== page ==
Homeschooling history goes back a very long time. It is sometimes not easy for people who have grown up in a world where public schools are seen as the norm to realize that this has only been the case for a very short part of mankind's existence. Until the industrial revolution completely changed the way in which people live, there was very little education anywhere which was not performed at home. Certainly, there were no organized educational authorities demanding compulsory attendance. Even many of the children of rich families who were taught by an outsider were taught in their own homes.
The trend towards public education has been a relatively recent one, and the trend has now started, albeit in a small way, to reverse. There are many people who seriously doubt the value of public education, even though it has been an integral part of social planning throughout the last century. Obviously, there is a great deal of variation within the public education system, in terms of results, because however much you try to standardize the curriculum, there is still going to be a large element of individual input.
Homeschooling history really needs to be divided into two distinct sections. The section of time before the industrial revolution saw homeschooling as very much the standard practice across the whole of the Western world. The practice certainly proved adequate in allowing children to develop the skills they needed to qualify for a trade, earn a living, and keep their own family in turn. This trend only reversed with the sweeping changes brought by industrialization. All of a sudden, men were working together in a place separate from their home, and education began to follow the same pattern.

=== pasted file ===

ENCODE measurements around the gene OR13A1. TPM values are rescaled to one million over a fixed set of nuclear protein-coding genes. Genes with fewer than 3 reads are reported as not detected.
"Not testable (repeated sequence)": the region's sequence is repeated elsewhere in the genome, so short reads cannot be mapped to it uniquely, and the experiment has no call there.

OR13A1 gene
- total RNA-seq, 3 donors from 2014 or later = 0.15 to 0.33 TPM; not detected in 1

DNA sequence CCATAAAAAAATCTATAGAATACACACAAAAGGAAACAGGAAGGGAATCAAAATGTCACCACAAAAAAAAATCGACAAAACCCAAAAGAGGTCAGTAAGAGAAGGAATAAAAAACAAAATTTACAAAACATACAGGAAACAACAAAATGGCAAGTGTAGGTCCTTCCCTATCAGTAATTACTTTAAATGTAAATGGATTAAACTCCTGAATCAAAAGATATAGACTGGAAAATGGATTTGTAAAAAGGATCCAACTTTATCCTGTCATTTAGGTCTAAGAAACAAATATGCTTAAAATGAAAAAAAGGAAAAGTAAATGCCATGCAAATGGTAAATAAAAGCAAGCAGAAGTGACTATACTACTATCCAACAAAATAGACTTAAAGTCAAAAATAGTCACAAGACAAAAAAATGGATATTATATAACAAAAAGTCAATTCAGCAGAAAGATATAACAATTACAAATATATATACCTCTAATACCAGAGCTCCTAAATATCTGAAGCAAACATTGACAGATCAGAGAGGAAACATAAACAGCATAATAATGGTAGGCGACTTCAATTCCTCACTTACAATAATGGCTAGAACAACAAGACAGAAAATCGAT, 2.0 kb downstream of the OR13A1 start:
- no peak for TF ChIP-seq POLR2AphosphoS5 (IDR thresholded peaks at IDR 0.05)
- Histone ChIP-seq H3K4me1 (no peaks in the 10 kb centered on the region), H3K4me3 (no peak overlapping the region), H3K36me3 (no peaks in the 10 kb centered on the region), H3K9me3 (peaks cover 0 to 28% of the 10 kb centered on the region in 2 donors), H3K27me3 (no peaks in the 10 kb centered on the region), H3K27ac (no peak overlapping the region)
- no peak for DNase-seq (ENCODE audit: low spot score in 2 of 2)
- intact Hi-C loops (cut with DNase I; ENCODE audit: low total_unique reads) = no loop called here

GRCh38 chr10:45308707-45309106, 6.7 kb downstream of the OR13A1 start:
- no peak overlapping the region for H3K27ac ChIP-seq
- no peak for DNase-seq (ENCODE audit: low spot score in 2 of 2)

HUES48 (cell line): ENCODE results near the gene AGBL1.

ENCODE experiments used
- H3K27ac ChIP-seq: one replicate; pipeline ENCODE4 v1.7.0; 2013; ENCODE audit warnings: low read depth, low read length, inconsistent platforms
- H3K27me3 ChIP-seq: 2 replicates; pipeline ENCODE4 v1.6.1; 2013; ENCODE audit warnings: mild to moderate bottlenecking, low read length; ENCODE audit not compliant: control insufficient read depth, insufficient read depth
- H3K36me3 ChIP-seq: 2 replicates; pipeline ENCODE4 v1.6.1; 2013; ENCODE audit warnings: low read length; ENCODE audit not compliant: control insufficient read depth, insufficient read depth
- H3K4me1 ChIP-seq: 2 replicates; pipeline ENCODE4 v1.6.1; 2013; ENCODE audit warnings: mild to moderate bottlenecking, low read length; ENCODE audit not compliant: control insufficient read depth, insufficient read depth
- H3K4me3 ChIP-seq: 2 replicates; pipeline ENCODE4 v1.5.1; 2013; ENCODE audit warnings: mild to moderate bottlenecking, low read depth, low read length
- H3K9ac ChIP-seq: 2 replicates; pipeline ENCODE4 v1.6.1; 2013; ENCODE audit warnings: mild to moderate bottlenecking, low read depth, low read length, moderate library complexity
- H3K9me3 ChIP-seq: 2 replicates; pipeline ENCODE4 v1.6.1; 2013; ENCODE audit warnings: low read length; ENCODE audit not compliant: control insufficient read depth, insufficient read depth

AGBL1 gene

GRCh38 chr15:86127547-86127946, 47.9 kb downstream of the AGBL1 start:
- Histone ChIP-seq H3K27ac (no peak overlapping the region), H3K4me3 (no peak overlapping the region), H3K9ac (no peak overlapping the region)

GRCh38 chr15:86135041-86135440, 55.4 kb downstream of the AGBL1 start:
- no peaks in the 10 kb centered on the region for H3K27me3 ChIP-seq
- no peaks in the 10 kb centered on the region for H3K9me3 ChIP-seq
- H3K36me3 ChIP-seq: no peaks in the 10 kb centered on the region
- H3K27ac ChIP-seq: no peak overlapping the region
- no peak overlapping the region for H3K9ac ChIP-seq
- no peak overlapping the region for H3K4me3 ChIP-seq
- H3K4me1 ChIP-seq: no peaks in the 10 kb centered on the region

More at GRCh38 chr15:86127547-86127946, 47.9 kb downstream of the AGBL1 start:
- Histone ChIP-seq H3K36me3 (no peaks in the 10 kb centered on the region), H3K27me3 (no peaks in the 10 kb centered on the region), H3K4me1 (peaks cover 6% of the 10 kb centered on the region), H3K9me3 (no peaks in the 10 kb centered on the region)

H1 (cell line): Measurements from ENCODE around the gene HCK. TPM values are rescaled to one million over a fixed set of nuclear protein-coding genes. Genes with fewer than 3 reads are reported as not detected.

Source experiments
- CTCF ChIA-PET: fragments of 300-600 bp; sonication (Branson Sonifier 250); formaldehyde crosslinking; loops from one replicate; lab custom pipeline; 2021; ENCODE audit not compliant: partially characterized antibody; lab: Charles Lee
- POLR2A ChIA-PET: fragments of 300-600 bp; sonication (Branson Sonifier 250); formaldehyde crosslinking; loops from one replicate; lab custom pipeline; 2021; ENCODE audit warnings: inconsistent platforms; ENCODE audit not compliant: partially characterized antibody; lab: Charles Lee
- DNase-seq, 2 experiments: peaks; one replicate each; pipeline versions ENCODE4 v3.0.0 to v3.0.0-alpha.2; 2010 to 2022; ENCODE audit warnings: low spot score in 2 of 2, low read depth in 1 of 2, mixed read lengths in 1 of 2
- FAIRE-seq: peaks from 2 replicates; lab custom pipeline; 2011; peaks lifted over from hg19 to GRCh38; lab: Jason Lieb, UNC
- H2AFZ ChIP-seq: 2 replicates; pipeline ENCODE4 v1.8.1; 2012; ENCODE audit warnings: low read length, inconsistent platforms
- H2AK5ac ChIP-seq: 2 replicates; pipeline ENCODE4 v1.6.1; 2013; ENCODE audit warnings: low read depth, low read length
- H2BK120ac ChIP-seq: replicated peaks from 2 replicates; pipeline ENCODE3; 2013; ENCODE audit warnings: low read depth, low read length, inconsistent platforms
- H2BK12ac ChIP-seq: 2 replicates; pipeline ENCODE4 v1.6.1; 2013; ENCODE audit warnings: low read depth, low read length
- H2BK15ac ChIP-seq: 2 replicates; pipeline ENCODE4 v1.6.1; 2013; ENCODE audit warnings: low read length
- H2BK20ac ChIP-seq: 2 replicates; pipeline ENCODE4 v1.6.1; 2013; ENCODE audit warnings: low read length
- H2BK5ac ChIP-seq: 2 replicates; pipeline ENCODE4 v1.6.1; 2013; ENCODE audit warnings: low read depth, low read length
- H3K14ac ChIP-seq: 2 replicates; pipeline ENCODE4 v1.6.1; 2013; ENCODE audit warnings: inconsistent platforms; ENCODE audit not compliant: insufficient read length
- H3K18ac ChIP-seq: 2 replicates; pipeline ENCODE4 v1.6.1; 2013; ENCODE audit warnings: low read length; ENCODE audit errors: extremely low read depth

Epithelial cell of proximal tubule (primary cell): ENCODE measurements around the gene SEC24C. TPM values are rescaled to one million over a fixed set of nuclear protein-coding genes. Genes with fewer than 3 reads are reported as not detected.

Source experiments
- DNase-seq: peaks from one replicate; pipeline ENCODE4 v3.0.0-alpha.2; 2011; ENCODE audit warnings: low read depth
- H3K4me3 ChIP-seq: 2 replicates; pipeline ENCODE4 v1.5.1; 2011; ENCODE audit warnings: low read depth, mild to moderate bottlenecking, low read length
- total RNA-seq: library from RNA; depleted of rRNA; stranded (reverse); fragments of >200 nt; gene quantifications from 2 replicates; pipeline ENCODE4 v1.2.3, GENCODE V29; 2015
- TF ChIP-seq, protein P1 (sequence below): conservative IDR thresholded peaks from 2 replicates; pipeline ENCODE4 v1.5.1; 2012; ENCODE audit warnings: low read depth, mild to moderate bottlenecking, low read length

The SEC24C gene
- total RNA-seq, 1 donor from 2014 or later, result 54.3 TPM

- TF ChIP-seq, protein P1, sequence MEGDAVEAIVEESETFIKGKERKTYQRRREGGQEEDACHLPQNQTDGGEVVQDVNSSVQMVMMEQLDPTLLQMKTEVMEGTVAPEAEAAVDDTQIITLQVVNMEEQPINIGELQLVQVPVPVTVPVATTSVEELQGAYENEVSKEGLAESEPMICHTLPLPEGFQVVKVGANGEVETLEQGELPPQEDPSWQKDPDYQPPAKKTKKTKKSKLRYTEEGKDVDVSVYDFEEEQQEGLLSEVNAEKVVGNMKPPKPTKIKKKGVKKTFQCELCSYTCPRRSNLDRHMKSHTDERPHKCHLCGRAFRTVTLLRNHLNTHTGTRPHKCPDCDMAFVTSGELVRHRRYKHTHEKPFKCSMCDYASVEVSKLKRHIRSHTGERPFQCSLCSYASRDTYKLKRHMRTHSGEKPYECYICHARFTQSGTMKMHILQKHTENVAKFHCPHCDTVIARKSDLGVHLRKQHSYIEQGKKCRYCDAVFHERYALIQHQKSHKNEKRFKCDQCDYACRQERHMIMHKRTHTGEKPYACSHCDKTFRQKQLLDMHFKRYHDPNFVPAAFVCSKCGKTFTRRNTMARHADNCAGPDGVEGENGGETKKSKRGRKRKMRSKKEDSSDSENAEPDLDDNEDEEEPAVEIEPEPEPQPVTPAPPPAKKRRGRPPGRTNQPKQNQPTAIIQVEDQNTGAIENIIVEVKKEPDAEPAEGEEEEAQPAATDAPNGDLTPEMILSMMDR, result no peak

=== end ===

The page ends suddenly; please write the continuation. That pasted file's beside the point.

It can be hard to accept that the model of education to which we have all become accustomed is actually an extremist viewpoint, but that is what it is in reality. By passing compulsory school attendance laws, legislators were effectively doubting the ability of parents to provide for their own children. Yes, there will always be some children for whom homeschooling would never work. There are children with parents who would simply not be capable of providing homeschooling, there are children with abusive parents, and there are children with no parents at all. Clearly, these children need to be provided for, but to actively force all children into education outside the home is unwarranted.
The second part of homeschooling history is the part we are living through now, where we are seeing the inevitable reaction to the over swing of the trend towards public education. Parents who believe that they can do a better job of educating their children than the state system are beginning to assert their rights. The availability of the Internet and support groups has made the dissemination of information much easier, and that is a great help to homeschooling parents. We are potentially entering the most exciting period of time in homeschooling history.